Tuesday, May 8, 2018
Will the Death of John McCain Help Bring About the End of Trump?
From all accounts it's clear that John McCain's brain cancer has spread beyond the point of treatment. It is no longer a matter of if but when he will succumb. Friends of the senator have stopped by his Arizona ranch to wish him well. Like Ted Kennedy before him, the nation will mourn his passing.
For myself, I often think back to that moment in 2000 when McCain and Bill Bradley vied for the Republican and Democratic nominations. Both men were fiercely independent politicians, unbeholden to the partisan politics that were strangling Washington, and each offered the nation a truly genuine choice. I often wonder what might've been had they won their respective party's nominations. Just imagine what a debate between Bradly and McCain would've looked like. Given what took place between George Bush and Al Gore, my heart aches.
But while that John McCain was a true maverick, the one who decided to run for president again in '08 was anything but. True, he elected not to go gutter against Barack Obama, even going so far as to correct a woman at one of his rallies who questioned Obama's patriotism. But McCain's decision to pick Sarah Palin as his running mate was not only his undoing in the general election, for many it called into question his judgment. In the decade since, he has never lived down that decision.
Maybe that was why he finally expressed remorse in his memoir over his VP choice. While stopping short of criticizing Palin, he lamented his decision not to go with his initial instinct and pick Connecticut senator - and personal thorn in the side of Democrats - Joe Lieberman. We'll never know for certain whether it would've made any difference in the outcome, but one thing's for certain: the nation would've been spared from having to endure her never-ending assault on the senses. Palin's meteoric rise within the conservative movement helped set the table for the anti-intellectual, nativist elements that have taken over the GOP and brought us to the age of Trump. For those who say Trump is an anomaly, I disagree; he's the culmination of a decade's long quest to purge the Republican Party of any vestige of its once storied existence.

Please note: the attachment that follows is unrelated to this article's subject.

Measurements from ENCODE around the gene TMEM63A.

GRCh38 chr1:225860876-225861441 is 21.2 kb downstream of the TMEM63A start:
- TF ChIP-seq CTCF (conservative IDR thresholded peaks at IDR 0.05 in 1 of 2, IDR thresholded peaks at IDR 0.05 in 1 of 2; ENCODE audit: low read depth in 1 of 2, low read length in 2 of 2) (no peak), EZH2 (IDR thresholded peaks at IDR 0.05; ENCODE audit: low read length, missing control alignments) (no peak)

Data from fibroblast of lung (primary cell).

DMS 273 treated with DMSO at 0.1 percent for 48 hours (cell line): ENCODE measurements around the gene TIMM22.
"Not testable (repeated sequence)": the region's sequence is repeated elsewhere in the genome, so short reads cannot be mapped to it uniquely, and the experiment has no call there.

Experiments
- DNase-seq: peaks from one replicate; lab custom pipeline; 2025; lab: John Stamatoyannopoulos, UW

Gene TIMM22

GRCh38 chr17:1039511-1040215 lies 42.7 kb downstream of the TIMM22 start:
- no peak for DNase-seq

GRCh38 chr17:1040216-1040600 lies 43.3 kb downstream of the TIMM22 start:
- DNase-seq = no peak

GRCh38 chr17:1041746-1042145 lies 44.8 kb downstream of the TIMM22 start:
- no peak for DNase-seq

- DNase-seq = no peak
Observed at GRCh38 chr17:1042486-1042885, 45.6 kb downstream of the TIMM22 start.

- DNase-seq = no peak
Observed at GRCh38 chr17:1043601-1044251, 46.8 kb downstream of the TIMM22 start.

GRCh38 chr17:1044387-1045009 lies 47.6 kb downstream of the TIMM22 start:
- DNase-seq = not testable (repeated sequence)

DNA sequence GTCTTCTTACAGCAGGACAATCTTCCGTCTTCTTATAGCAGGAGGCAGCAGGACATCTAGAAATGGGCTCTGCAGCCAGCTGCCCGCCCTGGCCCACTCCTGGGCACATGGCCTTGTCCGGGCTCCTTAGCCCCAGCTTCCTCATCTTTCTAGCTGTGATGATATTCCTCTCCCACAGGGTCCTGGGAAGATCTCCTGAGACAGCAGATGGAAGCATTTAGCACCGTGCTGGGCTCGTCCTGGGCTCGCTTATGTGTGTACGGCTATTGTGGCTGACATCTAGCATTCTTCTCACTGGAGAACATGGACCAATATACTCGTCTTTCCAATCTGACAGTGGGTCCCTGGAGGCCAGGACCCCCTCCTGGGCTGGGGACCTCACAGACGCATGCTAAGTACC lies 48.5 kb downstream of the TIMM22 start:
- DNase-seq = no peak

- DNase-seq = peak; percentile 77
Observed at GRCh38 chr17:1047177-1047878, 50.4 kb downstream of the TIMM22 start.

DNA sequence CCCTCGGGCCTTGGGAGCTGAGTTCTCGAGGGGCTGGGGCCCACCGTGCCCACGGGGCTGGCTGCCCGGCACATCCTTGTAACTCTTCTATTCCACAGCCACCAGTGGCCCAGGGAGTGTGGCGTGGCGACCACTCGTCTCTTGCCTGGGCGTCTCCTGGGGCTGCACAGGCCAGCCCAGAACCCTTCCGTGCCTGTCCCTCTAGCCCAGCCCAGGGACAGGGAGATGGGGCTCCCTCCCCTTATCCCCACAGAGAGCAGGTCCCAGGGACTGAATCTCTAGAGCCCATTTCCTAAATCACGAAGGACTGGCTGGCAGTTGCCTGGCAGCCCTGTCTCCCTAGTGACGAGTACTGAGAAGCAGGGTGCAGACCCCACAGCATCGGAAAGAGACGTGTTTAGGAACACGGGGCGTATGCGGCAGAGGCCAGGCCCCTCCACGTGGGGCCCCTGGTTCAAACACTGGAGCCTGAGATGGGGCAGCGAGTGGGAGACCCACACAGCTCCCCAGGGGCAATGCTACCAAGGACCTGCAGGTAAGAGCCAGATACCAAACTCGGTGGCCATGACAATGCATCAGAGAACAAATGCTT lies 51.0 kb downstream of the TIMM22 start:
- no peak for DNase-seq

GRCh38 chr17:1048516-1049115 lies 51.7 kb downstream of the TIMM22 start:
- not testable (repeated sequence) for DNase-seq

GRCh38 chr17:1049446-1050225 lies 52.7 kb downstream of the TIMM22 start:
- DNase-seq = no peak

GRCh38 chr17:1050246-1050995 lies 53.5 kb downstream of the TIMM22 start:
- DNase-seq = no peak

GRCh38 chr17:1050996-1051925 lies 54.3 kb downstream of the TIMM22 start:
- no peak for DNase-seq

No doubt McCain regrets his role in creating this monster; deep down, he knows there's nothing he can do to undo the damage he helped unleash. But perhaps there is a way he can make amends. He's already taken the first step by letting it be known that he does not want Donald Trump to attend his funeral. You don't disrespect a man as much as Trump did and then have the audacity to show up at his wake. McCain then said he wanted Obama and Bush - the two men who denied him the White House - to deliver eulogies.
But more than just who attends his funeral or who gives the eulogy, McCain's death could awaken a new era of camaraderie in Washington, thus granting him the absolution that eluded him in life. With all the talk about the energy on both the left and the right, the real hope for the country resides in the center. Men like McCain knew that all too well. Maybe that's why he implored his long-time friend Joe Biden to "not walk away" from politics. Whether Biden decides to run for president in 2020 or not, he can be a power of example for those who do. Whoever defeats Trump - and he must be defeated - is going to inherit a fractured and deeply broken political system. He or she will have little choice but to reach across the aisle.
John McCain's legacy - the one he forged through decades of public service and combat duty in Vietnam - will live on long after his death. It will remind us that once upon a time there was this city called Washington where people went to accomplish great things. They were far from perfect but that didn't stop them from reaching for the stars.
As a nation we have had our ups and downs. We've endured the shame of slavery and taken steps to end racism, imperfect though they may be. We invented the microchip and landed a man on the moon several times. We wept for our dead on 9/11 and rebuilt that which was torn down. The same head winds that swept Trump into power can also sweep him out.
It seems to me that the best way to beat a divider is with a uniter. Perhaps the death of John McCain will force us all to embrace our better angels and allow the country to exorcize the demon that has seized its collective soul.